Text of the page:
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Zurich tops the European rankings of most expensive cities for expatriates

  • Strength of Swiss franc contributes to Switzerland becoming the most expensive European country surveyed for expatriates – Four Swiss cities top European rankings
  • UK cities dramatically fall in global rankings - London drops 17 places
  • Congolese franc’s appreciation against most major currencies over the past year helps Kinshasa to top our global rankings in 2016

The Swiss city of Zurich is the most expensive location in Europe and moves up to 2nd in the global rankings. This was one of the findings of the latest Cost of Living survey published by ECA International, the world's leading provider of knowledge, information and software for the management and assignment of employees around the world.

To ensure that an employee’s spending power is maintained when they are sent on international assignment, a cost of living allowance is often provided as part of the pay package. This allowance will be affected by differences in inflation levels as well as exchange rate movements between the employee’s home and host country.

This is the second year in a row that Zurich has topped the European rankings. It has also overtaken Luanda to occupy 2nd position globally.

The relative strength of the franc has contributed to Switzerland becoming the most expensive country surveyed in Europe. Despite prices falling in the previous year, Swiss cities have moved to the top of the rankings. The cities that were ranked higher in the March 2015 survey, Juba and Luanda, have fallen in the rankings despite rapidly increasing prices because the relative weakness of their currencies have made them cheaper for international assignees.

- Steven Kilfedder, Manager, Cost of Living and Remuneration Services

ECA International has been conducting research into cost of living for more than 40 years. It carries out two main surveys per year to help companies calculate cost of living allowances so that their employees' spending power is not compromised while on international assignment. The surveys compare a basket of like-for-like consumer goods and services commonly purchased by assignees in over 450 locations worldwide. Certain living costs, such as accommodation rental, utilities, car purchases and school fees are usually covered by separate allowances. Data for these costs are collected separately and are not included in ECA’s cost of living basket.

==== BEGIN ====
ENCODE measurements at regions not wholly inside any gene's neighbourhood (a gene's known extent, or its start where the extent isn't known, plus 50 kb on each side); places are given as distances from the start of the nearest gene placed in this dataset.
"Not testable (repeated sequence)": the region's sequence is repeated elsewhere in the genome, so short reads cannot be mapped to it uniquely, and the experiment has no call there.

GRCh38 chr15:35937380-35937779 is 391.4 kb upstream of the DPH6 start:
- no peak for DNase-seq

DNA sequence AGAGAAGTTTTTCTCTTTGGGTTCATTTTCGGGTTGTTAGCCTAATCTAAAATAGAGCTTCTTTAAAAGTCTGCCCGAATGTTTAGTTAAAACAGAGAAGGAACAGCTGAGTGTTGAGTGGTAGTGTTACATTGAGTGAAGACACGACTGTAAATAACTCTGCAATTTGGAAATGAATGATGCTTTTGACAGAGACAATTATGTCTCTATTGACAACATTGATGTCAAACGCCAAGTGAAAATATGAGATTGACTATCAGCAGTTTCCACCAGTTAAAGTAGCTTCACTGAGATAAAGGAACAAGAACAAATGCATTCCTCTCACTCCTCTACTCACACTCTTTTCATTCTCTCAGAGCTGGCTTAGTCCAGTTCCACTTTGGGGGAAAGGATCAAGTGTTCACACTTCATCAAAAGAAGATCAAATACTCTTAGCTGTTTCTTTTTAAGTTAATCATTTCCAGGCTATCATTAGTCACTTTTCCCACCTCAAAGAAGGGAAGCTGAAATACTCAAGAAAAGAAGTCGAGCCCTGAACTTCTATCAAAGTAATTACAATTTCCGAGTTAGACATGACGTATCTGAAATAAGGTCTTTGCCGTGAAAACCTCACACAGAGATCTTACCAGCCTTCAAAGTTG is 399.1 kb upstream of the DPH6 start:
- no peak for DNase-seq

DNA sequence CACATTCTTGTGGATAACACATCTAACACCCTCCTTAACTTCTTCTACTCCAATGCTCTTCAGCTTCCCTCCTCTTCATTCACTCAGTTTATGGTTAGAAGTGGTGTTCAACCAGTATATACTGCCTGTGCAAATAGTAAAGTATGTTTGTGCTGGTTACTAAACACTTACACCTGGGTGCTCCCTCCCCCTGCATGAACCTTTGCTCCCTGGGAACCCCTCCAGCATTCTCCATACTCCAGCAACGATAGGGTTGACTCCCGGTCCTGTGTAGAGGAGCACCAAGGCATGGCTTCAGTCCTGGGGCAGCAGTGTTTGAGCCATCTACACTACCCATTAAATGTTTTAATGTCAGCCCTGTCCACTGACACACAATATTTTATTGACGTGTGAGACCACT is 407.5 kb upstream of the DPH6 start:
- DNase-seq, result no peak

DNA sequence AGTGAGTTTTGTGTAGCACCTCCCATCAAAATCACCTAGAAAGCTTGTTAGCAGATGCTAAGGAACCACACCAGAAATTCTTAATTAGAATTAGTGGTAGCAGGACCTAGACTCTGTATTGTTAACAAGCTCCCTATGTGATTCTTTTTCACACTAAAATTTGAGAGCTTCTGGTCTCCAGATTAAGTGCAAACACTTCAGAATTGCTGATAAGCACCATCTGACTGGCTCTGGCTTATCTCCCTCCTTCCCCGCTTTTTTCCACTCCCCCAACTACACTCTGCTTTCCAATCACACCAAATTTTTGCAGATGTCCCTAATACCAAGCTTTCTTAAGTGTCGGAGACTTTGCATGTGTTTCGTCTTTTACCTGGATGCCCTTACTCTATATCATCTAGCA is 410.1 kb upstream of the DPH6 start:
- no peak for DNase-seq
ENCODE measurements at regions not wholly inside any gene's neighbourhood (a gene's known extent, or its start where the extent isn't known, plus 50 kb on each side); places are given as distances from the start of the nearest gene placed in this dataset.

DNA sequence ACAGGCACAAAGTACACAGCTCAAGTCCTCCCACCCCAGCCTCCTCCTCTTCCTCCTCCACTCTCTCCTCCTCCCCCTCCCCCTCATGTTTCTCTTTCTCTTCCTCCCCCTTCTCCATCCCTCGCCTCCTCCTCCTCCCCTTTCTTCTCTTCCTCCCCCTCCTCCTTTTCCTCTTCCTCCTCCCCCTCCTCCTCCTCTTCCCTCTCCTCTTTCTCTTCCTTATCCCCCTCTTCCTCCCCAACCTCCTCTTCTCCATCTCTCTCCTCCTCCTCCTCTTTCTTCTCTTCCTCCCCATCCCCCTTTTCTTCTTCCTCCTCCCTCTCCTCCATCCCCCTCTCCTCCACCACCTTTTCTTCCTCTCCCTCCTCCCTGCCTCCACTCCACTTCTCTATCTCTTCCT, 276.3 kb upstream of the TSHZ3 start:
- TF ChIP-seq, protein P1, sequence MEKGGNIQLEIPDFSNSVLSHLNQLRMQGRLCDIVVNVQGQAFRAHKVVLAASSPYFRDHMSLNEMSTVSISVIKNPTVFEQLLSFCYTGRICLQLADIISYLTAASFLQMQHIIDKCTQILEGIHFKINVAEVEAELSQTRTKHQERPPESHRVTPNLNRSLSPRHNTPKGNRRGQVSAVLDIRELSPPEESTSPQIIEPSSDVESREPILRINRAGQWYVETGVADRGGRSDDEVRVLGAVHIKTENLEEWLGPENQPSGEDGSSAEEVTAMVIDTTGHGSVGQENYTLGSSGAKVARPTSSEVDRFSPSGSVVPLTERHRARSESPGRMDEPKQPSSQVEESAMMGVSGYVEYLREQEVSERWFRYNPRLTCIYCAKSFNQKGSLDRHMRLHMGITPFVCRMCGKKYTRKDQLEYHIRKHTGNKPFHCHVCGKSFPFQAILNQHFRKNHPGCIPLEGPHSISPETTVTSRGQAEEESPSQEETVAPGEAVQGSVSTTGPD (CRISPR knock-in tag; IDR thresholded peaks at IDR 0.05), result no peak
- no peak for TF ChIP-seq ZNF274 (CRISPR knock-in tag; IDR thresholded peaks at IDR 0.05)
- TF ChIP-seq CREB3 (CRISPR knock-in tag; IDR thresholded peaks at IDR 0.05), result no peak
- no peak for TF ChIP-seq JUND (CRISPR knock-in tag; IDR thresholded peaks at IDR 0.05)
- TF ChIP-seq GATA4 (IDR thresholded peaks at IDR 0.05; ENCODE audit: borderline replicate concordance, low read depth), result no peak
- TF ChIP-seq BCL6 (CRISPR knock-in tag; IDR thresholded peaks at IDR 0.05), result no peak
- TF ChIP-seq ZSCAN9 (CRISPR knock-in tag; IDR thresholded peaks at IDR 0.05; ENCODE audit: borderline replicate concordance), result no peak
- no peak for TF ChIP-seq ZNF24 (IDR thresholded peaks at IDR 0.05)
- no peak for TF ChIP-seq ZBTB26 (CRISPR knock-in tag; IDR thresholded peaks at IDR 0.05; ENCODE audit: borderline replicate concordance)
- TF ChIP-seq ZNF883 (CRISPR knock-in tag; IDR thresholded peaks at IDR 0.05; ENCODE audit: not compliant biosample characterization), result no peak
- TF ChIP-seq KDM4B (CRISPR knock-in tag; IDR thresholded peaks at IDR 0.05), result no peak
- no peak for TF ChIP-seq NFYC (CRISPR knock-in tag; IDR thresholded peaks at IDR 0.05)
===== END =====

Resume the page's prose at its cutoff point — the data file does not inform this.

European highlights -

Brexit uncertainty pushes UK cities down the global rankings due to weakening pound

Central London has fallen out of the top 50 most expensive cities in the world to 65th position, down 17 spots from last year. “Uncertainty due to the UK referendum on EU membership, ‘Brexit’, has led to a reluctance from foreign investors to hold UK assets which has pushed down the value of the pound,” said Kilfedder. “The weakened pound means that UK businesses are paying more when sending staff to work overseas but it is cheaper to bring staff to the UK”.

All other ranked locations in the UK have tumbled down the global rankings with Edinburgh falling to 102nd place, down from 79th last year. Cardiff is now ranked at 123rd place and Belfast has dropped 32 positions to 143rd in 2016.

The weakening of the Norwegian krone in response to the declining oil sector contributed to Oslo’s continued tumble down the rankings – Oslo was the world’s most expensive location for expatriates surveyed in 2013, it has since fallen to 20th position globally.

The euro’s appreciation between surveys has seen the majority of Eurozone locations rise in the global rankings with Dutch, Belgian and Swedish locations among those rising most. Amsterdam has risen from 129th place to 117th while Brussels moves further into the global top 100 to 86th place, up 14 places from last year. Stockholm has also risen by 10 places this year to 45th place.

Although prices in Russia have soared since international sanctions were imposed, cities there plummeted down the list of the most expensive locations for expatriates. The rouble, also affected by the fall in oil prices, weakened significantly over the twelve months between surveys outweighing price increases. Moscow, in 12th position five years ago, is now 181st in the latest global rankings. Moscow has experienced the third most significant fall in the European rankings in the March 2016 survey. The most prominent rise in the global rankings within Europe was seen in Prague, up 24 places from last year to 205th position in 2016.

Asia highlights -

Japanese locations all move back into the global top 15 most expensive cities

Tokyo is once again the most expensive location in Asia, rising from 7th place in the regional rankings last year. All four of the ranked locations in Japan rose in the regional and global rankings. Within Japan, Tokyo (7th globally) is just ahead of Yokohama (12th), Nagoya (13th) and Osaka (14th).

"The appreciation of the yen in recent months against other major currencies is a significant reason for this rise in the rankings,” said Lee Quane, Regional Director – Asia, ECA International. “This means that for many companies, the cost of maintaining their assignees' purchasing power while posted there has increased.”

Hong Kong is now the 2nd most expensive location for expatriates in the Asia Pacific region. From a global perspective, it has moved into the top ten to 9th position – up from 12th place this time last year. During the past 12 months the Hong Kong dollar appreciated against most currencies contributing to Hong Kong’s rise in the rankings.

Shanghai, which was ranked as the most expensive location for expatriates in the Asia Pacific region a year ago, has moved down two places to the 3rd most expensive. Within China, Shanghai (10th globally) is just ahead of Beijing (11th), Guangzhou (15th) and Shenzhen (24th). 11 of the 14 Chinese cities included in our rankings dropped positions in the global rankings this year. However, all 14 ranked Chinese cities still rank in the global top 50 most expensive locations for expatriates.